The hospitality industry is a very high-demand career. Long hours are often required, including late nights and even overnights. Getting adequate rest can be difficult, yet it is essential. What are the signs your team members are not getting enough rest, and what can you do about it?
Fatigued workers can cost employers thousands annually in lost productivity and can cause safety issues on the job. Recent studies have shown that driving drowsy is as bad as driving drunk. You would not allow an employee to work under the influence of alcohol. Why would you allow them to work highly impaired by fatigue?
Adults need an average of seven to nine hours of sleep per night, but many don’t get nearly that much. Sleep deprivation can cause illness, leading to lost productivity and absenteeism.
Fatigue can impair memory, which is important in providing the kind of service your customers expect. Whether it’s a restaurant worker who needs to remember a special order for a diner or a hotel professional who needs to be sharp on an overnight shift, operating at full brain capacity is essential to success.
What can you do to minimize on-the-job fatigue?
Avoid rotating shifts. At least short rotations. It takes a long time for people to adapt to different sleeping hours. The human body is accustomed to sleeping during the night hours and being wakeful during the day. Of course, you need to staff your facility appropriately for the customers who will be there, but don’t switch shifts every week or two. That’s not enough time to adjust to a new cycle. Consider perhaps three-month cycles which allow a longer period in which they can adapt.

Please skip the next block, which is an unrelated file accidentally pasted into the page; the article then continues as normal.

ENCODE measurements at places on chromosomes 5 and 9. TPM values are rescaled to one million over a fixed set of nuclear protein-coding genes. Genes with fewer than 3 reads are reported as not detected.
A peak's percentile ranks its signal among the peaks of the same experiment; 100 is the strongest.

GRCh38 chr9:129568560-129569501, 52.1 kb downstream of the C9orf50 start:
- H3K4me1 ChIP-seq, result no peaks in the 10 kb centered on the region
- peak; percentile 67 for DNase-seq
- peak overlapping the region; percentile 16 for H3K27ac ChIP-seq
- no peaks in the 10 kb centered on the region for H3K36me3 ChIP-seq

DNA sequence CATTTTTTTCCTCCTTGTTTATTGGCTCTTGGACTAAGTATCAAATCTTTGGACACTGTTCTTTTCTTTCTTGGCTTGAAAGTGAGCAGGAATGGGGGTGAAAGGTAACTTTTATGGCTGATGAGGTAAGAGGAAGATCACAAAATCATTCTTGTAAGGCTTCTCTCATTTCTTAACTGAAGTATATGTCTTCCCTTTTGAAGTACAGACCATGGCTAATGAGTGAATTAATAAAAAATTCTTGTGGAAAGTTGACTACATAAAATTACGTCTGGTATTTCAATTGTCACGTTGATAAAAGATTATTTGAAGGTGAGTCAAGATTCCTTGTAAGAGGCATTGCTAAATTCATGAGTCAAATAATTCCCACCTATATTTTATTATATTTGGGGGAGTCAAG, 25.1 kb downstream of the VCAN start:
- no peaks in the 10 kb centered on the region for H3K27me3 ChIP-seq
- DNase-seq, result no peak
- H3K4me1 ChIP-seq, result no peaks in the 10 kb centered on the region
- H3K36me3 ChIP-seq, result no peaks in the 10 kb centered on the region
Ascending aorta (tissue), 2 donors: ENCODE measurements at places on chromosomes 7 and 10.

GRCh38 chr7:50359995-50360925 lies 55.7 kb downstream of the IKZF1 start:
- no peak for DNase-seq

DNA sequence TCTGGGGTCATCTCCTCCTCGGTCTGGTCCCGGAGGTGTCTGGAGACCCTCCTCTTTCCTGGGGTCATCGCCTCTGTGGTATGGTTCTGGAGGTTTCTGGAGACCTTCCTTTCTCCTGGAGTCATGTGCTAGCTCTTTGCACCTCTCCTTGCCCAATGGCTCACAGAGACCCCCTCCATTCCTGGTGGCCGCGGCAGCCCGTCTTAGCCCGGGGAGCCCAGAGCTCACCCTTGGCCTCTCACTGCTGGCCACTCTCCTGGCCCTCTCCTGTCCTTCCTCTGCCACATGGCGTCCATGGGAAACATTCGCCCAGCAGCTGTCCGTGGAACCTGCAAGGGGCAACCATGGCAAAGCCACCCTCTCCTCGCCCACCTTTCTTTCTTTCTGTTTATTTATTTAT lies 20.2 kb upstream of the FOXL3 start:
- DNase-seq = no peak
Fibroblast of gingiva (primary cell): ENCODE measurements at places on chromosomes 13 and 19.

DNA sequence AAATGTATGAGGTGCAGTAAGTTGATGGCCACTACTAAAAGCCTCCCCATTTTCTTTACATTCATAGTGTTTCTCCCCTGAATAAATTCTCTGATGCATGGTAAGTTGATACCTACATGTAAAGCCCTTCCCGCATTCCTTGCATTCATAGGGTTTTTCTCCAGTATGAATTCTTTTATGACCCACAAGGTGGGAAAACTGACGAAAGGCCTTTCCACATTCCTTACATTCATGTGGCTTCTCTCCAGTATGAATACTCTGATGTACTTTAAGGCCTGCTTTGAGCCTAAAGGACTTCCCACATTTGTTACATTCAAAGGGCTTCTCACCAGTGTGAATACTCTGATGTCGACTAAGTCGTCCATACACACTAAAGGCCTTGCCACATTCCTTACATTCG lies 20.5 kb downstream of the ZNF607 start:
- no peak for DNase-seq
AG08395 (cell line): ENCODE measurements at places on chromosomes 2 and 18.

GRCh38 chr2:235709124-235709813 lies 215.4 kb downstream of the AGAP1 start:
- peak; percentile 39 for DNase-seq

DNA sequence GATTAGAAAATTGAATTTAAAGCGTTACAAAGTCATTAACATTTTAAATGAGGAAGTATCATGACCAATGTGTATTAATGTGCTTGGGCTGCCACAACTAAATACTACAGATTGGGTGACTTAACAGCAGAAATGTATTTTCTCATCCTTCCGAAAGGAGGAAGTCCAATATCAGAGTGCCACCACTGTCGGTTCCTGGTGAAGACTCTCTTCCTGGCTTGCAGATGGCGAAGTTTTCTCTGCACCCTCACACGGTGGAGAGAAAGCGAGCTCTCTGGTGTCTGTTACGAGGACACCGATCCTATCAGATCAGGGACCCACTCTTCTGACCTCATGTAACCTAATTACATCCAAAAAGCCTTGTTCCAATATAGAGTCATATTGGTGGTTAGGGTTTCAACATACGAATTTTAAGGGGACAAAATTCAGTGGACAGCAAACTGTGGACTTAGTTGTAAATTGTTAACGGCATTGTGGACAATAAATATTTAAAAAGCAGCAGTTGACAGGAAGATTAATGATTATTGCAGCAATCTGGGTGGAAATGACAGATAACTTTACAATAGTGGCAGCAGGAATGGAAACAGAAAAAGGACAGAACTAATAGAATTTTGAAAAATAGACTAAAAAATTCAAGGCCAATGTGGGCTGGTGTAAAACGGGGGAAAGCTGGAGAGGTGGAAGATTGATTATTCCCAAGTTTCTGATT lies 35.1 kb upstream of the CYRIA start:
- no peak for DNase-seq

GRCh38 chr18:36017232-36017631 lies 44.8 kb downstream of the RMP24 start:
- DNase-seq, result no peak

Provide short rest breaks when possible. For example, for hotel employees scheduled on an overnight shift, you may be able to accommodate a half-hour nap somewhere quiet during a shift if there is adequate coverage. It only takes a short rest to return refreshed and ready to perform. Automate what tasks you can. If you can reduce the number of human hours required to be worked, especially during down times, you reduce the number of employees who will be subject to shorter sleeping hours or odd cycles.
Discuss with your employees the importance of sleep. In the American culture, the idea of “I’ll sleep when I’m dead” is pervasive. People almost view getting adequate rest as an indication of laziness. Be sure your employees know that rest is valued in your organization and you consider it a priority.
For more ideas on hiring top hospitality talent and providing your employees with the resources and support they need to perform at their peak on the job, contact the restaurant and hotel recruiters at Horizon Hospitality.